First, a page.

Image: Waiter at Commander's Palace
Alex Brandon  /  AP file
Commander's Palace waiter Chris Sander practices ahead of the restaurant's reopening in New Orleans on Wednesday. The Creole fixture will welcome patrons back on Sunday.
updated 9/30/2006 6:33:03 PM ET 2006-09-30T22:33:03

On Sunday morning, another slice of life is scheduled to slide back into place as New Orleans slowly regains its cultural balance in the wake of Hurricane Katrina.

Commander’s Palace, a mainstay of haute Creole cuisine and elegant dining, has been closed since Katrina’s wind and rain tore off sections of its roof and swamped its interior. The award-winning restaurant plans to reopen after 13 months and a $6 million renovation for a jazz brunch.

“It has been an amazing process,” said Ti Martin who, with cousin Lally Brennan, manages the Garden District restaurant known as the training ground for chefs Paul Prudhomme and Emeril Lagasse.

Missed out on this year's reviews
Commander’s reputation — it has won three James Beard awards, the equivalent of the Oscar for restaurants — remains strong. It has consistently been rated the city’s most popular restaurant by the Zagat guide. This fall, Commander’s will be listed in the Zagat survey, but will not be rated.

“We couldn’t rate them, they weren’t open,” said Sharon Litwin, editor of Zagat’s southern survey. “But they’re not alone. There are several restaurants that we could only list because they’re still closed from the hurricane. We’ve never had anything like this.”

Commander’s is the last of the city’s old-line restaurants to return. The group, known for stately service and Creole cuisine for decades, includes Arnaud’s, Antoine’s, Broussard’s, and Brennan’s.

Just days before the scheduled reopening the restaurant was in creative chaos. Chairs were stacked atop each other, plastic covered the carpets, workers were painting, sawing and hammering, while in the kitchen, cooks were chopping, stirring and seasoning.

Unreplacable losses
But everyone was confident that by Sunday, Commander’s would again be pouring milk punch and dishing up eggs Creole, bread pudding souffle and turtle soup.

“We passed the health department inspection and the next day, for the first time in 13 months, food started coming into this building,” chef Tory McPhail said. “I can’t tell you how happy I am to be back here cooking again.”

The building’s famous turquoise, turreted exterior looks much the same as it has since 1880; the interior has been changed extensively.

Most of the building had to be gutted to the studs because of water damage and mold. Among the things lost were hand-painted murals.

One steak you don’t want to eat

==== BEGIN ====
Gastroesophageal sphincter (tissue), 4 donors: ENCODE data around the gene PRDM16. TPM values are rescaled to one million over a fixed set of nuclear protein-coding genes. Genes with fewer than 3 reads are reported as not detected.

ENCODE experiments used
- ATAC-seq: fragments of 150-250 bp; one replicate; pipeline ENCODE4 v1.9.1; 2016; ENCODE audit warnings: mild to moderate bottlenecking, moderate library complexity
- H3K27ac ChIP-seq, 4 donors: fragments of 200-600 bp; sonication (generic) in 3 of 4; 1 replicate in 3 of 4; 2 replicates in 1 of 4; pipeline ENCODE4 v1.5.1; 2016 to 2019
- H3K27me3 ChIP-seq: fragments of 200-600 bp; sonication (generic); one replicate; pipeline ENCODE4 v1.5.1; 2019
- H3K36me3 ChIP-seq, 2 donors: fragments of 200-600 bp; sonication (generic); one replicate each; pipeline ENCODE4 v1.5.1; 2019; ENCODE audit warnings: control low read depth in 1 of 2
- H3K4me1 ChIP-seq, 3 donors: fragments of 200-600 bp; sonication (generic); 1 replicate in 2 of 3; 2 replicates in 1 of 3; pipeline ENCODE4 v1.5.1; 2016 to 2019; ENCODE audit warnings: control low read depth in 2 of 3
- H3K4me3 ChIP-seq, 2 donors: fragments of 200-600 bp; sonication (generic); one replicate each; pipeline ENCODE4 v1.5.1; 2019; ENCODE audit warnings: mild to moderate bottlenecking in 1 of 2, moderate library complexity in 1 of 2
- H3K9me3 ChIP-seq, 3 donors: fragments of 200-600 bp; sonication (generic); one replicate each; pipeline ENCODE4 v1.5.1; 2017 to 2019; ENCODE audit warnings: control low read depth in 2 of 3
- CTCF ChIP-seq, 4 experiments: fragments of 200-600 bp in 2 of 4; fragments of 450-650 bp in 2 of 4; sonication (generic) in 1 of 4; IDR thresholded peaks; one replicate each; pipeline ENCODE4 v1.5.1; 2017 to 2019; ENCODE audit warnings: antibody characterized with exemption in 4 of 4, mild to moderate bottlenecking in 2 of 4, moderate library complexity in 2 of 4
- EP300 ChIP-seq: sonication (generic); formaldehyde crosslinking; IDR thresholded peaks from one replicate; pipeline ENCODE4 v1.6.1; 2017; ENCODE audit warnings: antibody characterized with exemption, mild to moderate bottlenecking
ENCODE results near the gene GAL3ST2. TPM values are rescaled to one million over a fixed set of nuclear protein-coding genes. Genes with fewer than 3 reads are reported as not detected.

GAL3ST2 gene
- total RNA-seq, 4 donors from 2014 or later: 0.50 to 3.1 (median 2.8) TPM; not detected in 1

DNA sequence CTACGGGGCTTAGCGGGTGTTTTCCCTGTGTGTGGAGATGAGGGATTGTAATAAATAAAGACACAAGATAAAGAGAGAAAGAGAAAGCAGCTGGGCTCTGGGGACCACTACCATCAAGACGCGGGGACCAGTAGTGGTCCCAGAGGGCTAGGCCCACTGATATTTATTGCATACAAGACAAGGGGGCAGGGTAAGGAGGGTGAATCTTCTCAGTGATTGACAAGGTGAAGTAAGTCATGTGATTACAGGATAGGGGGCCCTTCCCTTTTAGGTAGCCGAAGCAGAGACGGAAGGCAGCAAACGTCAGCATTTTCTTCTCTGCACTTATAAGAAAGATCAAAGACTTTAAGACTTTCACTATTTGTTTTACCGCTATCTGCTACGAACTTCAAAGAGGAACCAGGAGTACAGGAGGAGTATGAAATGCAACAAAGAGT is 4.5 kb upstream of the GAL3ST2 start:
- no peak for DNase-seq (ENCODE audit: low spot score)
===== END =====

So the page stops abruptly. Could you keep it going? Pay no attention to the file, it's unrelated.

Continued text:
In the kitchen, giant coolers had to be torn out once the rotted food was removed. More than 80 percent of the kitchen equipment had to be replaced.

“Who knew that steak would turn to liquid and seep through the floors and walls?” Martin said.

Also blown away by the storm were many of the restaurant employees, and replacing them is more complicated than putting out a help wanted sign.

Waiters work their way up, beginning as runners — people who bring the food to the dining room but are not allowed near the tables — before progressing to back waiters, front waiters and finally captains. On the way they train constantly.

“We want our waiters to have superb skills, warm personalities, a strong sense of hospitality, and a thorough knowledge of food and liquor,” general manager Don Strunk said.

Waiters this week finished the last of the two-week classes that start them on the way. Instruction included the proper way to unfurl napkins and place them in laps to the arrangement of dishes on the table.

Staff cut in half
Before Katrina, Commander’s had about 200 waiters. The restaurant will reopen with approximately 100, about 40 of them returning workers.

Another big turnover occurred in the kitchen. Thirty-five members of the culinary staff are gone since the storm, and only four of the longtime cooks have returned.

“They are all working at the better restaurants around the country,” McPhail said.

To replace them, McPhail has hired top graduates from culinary schools in New Orleans and around the nation. The new kitchen crew has spent the last week in what McPhail calls “Creole University.”

“We spend a lot of time talking about New Orleans food, they taste dishes so they can understand what we want,” McPhail said.

According to the Louisiana Restaurant Association, 1,562 of the metro area’s 3,414 pre-Katrina restaurants are still closed. Among those still dark are Mr. B’s — another restaurant owned by the Brennan family — Bella Luna in the French Quarter, and neighborhood favorites such as Mandina’s, Gabrielle, and Gautreau’s.

“This restaurant is going to go the way of the city,” Martin said. “If the city does well, we’ll do well. It’s as simple as that.”

© 2013 The Associated Press. All rights reserved. This material may not be published, broadcast, rewritten or redistributed.


Discussion comments


Most active discussions

  1. votes comments
  2. votes comments
  3. votes comments
  4. votes comments